Alaska Airlines is more and more reverting to the holy grail of low-cost carriers by accelerating its transition to a single fleet until late 2023. Out will go the ten remaining and leased Airbus A321neo’s in the mainline fleet and the 32 De Havilland Canada Dash 8-400s in the regional fleet. It will be Boeing 737NGs and MAX and the Embraer E175 that should drive “significant economic benefits”, Alaska Airlines said on its Investor’s Day on March 24. Fleet standardization holy grail to Alaska Airlines.
Fleet standardization doesn’t come as a surprise, as Alaska Airlines has been ordering more MAX since late 2020. The carrier originally planned to have a fleet of 93 MAX 9s on firm order plus 52 options but amended the order on March 2. It converted fifteen of them into the smaller MAX 8 and sixty into the bigger MAX 10. The MAX 8s are to arrive in the second half of 2023 at the same time when older 737-800s are phased out. All 27 remaining Airbus A320ceo-aircraft that it inherited from the take-over of Virgin Atlantic were already set to leave the fleet by late 2023.
The latest fleet plan announced today confirms these earlier plans but adds to that the ten A321neo’s that were on ten-year leases from AerCap and Jackson Square until 2025. In January, Executive Vice President Finance, Shane Tackett, said that “I wouldn’t be shocked if we held them for a while, and I wouldn’t be shocked if we were able to find a place for them to go.” It will be the latter. From 177 Boeings and 40 Airbus aircraft in 2021, Alaska’s mainline fleet will consist of 241 737NG and MAX 8s and -9s in 2023, with the first MAX 10s expected in 2024.
Upgauge should add $70 million in revenue opportunities
By amending the MAX order on March 2 to 15 MAX 8s, seventy MAX 9s, and sixty MAX 10s, Alaska also changes the composition of its aircraft by seat numbers. Right now, 52 percent of the aircraft has 175 seats or more, 43 are in the 150-165 seat segment, and five percent in the 110-140 seat category. This will become 70-75 percent with over 175 seats and only 25 percent in the 150-165 seat segment, while the 110-140 seat segment will remain unchanged at five percent. This upgauge should translate into $70 million in higher revenues and more premium revenue from more premium seats, while at the same time reducing seat costs. Annual fleet costs should be $75 million lower.
Comparing the 150-seater A320ceo with the MAX 9, the Boeing offer four extra First Class seats (sixteen in total) compared to the Airbus, the same number (24) of Premium Economy seats, and 24 extra Economy seats (to 138). Alaska says that its premium seat mix will improve from seven percent in 2016 to 25 percent in 2023, with a premium fare advantage 1.3 times higher and that of First Class even two times higher. The carrier says its First and Premium products offer quality that isn’t matched by its main competitors like American, Delta, or United Airlines.
Out will go the 32 Dash 8-400s
There will be also changes in the regional fleet of Horizon Air, which will transition to an all-Embraer E175 fleet. The number of Embraers will grow from 62 last year to 82 in 2023 while all 32 Dash 8-400s are phased out. In May 2021, Alaska ordered seventeen extra E175s. The Embraer-fleet will also offer more premium seats, so including the effect of the transition to Boeing, Alaska will have 62 percent more premium seats in 2026 compared to 2019. In 2023, the fleet will consist of 323 Boeings and Embraers, growing to 396 in 2026 if options are included. “As the fleet grows to 400 aircraft by mid-decade, these will manifest through operational simplicity, flexibility and scalability, better fuel efficiency and reduced maintenance costs”, Alaska says.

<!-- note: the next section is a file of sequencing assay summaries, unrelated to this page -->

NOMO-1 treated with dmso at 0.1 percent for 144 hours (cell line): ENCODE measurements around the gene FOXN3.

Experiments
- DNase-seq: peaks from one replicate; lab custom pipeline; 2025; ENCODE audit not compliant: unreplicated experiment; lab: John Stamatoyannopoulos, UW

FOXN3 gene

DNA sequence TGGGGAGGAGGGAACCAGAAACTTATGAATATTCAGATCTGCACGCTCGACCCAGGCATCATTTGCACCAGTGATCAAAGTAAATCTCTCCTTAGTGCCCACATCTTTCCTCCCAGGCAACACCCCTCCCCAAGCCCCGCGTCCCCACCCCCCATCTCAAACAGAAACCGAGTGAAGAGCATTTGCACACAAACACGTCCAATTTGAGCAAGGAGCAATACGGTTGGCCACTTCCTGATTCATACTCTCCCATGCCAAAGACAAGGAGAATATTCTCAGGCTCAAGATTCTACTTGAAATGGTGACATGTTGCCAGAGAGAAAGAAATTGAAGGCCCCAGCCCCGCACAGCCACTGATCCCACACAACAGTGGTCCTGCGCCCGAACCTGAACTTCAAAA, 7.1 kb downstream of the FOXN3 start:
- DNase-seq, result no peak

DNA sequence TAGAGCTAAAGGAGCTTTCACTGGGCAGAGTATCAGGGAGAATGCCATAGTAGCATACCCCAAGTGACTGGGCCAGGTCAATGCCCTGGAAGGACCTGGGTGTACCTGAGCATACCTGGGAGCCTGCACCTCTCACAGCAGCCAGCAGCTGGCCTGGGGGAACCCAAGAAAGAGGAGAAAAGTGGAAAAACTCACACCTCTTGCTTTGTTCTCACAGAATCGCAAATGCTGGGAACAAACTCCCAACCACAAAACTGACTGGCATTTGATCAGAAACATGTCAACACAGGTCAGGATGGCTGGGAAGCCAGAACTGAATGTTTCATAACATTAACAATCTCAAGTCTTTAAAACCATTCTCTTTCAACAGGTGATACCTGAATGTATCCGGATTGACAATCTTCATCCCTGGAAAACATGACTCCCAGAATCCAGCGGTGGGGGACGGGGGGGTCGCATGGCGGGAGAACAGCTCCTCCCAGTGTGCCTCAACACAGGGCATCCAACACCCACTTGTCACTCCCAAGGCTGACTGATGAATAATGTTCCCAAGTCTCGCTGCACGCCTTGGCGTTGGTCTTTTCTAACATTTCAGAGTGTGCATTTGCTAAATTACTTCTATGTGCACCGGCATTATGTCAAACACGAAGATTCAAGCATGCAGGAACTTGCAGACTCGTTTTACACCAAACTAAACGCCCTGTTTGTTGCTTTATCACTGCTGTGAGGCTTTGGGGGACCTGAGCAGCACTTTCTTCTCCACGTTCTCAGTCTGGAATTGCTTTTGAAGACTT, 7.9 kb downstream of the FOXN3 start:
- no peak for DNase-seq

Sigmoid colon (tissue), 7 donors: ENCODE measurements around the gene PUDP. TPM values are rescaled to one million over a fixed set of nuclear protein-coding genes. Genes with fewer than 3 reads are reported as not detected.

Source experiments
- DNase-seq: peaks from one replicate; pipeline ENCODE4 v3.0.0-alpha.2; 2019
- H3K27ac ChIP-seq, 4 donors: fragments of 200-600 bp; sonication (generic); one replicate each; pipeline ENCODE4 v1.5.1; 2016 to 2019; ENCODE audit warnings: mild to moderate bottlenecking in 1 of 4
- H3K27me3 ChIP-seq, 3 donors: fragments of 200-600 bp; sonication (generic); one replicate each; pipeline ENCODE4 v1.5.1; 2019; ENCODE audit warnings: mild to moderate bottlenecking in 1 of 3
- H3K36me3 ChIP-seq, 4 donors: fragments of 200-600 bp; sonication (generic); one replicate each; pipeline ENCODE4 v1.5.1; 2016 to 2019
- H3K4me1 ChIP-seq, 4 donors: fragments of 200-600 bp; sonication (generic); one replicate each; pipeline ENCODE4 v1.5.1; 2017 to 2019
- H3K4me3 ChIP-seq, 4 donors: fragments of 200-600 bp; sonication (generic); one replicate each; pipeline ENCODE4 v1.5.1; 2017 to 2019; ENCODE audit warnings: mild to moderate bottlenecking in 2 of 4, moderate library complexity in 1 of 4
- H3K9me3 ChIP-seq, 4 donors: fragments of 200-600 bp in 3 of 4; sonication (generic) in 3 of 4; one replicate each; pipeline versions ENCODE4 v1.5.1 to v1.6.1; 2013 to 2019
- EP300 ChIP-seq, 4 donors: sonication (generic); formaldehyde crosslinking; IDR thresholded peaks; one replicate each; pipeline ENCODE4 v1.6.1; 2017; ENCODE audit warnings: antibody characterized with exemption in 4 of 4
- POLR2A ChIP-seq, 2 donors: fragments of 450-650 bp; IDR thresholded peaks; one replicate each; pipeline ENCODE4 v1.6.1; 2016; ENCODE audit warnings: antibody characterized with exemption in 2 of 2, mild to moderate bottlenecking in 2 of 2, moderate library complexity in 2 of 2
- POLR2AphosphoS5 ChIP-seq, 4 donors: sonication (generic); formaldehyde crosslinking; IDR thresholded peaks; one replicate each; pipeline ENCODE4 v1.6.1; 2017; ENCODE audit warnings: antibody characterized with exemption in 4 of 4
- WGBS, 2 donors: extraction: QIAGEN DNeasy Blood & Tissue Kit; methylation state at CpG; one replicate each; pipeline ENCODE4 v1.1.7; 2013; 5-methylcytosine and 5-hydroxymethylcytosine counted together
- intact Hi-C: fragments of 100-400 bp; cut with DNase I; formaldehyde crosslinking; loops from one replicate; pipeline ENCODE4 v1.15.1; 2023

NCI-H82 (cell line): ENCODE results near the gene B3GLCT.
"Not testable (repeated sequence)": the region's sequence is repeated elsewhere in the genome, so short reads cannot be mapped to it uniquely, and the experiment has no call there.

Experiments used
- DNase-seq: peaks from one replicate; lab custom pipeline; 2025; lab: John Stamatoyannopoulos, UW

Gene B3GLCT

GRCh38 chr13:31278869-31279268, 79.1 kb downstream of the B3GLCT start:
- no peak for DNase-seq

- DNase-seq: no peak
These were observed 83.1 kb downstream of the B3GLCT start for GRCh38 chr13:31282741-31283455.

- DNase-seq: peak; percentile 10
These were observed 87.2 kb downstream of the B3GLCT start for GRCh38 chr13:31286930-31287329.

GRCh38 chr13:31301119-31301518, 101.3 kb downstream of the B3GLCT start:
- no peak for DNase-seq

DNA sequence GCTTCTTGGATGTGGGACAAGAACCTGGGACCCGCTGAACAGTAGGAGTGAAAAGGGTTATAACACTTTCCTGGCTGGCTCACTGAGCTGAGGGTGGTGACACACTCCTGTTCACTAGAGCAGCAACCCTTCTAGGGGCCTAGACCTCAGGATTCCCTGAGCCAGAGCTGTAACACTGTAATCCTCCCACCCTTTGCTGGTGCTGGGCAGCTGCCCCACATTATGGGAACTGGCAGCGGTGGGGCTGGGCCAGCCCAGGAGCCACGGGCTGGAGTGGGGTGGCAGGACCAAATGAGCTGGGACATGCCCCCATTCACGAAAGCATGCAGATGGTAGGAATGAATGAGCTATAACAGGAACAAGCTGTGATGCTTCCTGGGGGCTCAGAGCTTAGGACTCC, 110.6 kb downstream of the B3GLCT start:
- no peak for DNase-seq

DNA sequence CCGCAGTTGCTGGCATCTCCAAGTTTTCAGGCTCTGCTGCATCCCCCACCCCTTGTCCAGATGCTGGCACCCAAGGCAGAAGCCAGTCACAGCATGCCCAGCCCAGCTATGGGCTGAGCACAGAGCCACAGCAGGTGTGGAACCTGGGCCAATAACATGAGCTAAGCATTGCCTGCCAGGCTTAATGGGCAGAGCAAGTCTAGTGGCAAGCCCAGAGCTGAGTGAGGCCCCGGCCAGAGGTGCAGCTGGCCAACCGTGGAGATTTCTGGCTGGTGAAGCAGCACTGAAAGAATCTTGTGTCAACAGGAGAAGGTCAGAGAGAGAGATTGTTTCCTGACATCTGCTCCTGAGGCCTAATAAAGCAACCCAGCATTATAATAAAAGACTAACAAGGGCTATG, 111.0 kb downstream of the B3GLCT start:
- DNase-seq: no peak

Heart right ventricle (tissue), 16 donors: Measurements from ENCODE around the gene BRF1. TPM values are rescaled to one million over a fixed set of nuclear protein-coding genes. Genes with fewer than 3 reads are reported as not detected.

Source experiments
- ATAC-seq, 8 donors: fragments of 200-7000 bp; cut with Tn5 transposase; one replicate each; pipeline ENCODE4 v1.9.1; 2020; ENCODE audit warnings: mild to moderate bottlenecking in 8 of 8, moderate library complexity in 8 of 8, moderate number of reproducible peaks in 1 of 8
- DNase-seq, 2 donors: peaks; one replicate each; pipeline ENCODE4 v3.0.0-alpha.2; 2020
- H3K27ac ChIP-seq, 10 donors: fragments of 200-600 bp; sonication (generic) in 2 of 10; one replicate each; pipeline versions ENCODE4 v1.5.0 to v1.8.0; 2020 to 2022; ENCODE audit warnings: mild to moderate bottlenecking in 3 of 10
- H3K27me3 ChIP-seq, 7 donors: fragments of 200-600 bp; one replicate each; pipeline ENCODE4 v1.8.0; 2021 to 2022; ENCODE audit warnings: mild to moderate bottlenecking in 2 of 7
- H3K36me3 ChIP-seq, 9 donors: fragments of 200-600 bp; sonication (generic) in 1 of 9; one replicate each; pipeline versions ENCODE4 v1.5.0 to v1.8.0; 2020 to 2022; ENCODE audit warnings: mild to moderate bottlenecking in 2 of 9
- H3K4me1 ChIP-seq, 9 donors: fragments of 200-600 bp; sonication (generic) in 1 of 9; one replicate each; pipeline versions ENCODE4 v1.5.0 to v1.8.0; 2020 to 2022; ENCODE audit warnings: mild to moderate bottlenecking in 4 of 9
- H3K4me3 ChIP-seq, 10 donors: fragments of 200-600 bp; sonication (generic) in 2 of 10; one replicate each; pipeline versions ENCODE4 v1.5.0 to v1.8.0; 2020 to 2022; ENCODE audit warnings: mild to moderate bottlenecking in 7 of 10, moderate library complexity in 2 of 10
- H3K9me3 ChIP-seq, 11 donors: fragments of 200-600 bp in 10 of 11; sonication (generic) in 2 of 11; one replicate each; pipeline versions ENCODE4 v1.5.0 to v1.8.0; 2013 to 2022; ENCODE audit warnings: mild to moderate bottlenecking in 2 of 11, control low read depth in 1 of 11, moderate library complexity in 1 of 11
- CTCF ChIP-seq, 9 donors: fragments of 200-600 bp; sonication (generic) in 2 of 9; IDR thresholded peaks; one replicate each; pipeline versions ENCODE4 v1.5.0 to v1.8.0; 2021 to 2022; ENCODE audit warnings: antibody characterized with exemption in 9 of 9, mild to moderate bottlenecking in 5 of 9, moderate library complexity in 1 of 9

Alaska’s regional fleet with subsidiary Horizon Air will transition to an all-Embraer E175 fleet (Alaska Airlines)
Alaska Airlines will also invest in its cargo fleet. Two 737-800s will be converted into full freighters and should re-enter service in 2023, where they join the three existing 737-700BCFs in the Alaska Air Cargo fleet. The -800BCF has a forty percent capacity increase per departure over the -700, the airline says. They will serve on intra-Alaska flights only.
Four to eight percent annual growth
As part of its long-term growth strategy update, Alaska Airlines says it plans to grow by an average of four to eight percent per year through 2025. Ninety percent of this will come in its existing markets and ten percent in new markets. The carrier has planned investments in its infrastructure at various airports, including Seattle (thirty percent more gates), Portland, San Francisco, and Los Angeles.
The carrier has already seen a very strong recovery from January, with demand and yields above 2019 levels. Corporate bookings have recovered to sixty percent of pre-Covid levels. Q1 capacity has been revised from -10 to -13 percent to -11 to -12 percent on 2019 levels. For the full-year 2022, Alaska expects capacity to be 1-3 percent up compared to 2-6 percent in its previous guidance. Q1 revenues should be 11 to 12 percent down versus -14 to -17 percent in the previous guidance. However, costs per available seat mile (CASM) excluding fuel costs should be up by 18-19 percent compared to 15-18 percent. By hedging fifty percent of its expected fuel consumption, Alaska thinks to save $200 million in fuel costs.
Active as a journalist since 1987, with a background in newspapers, magazines, and a regional news station, Richard has been covering commercial aviation on a freelance basis since late 2016.
Richard is contributing to AirInsight since December 2018. He also writes for Airliner World, Aviation News, Piloot & Vliegtuig, and Luchtvaartnieuws Magazine. Twitter: @rschuur_aero.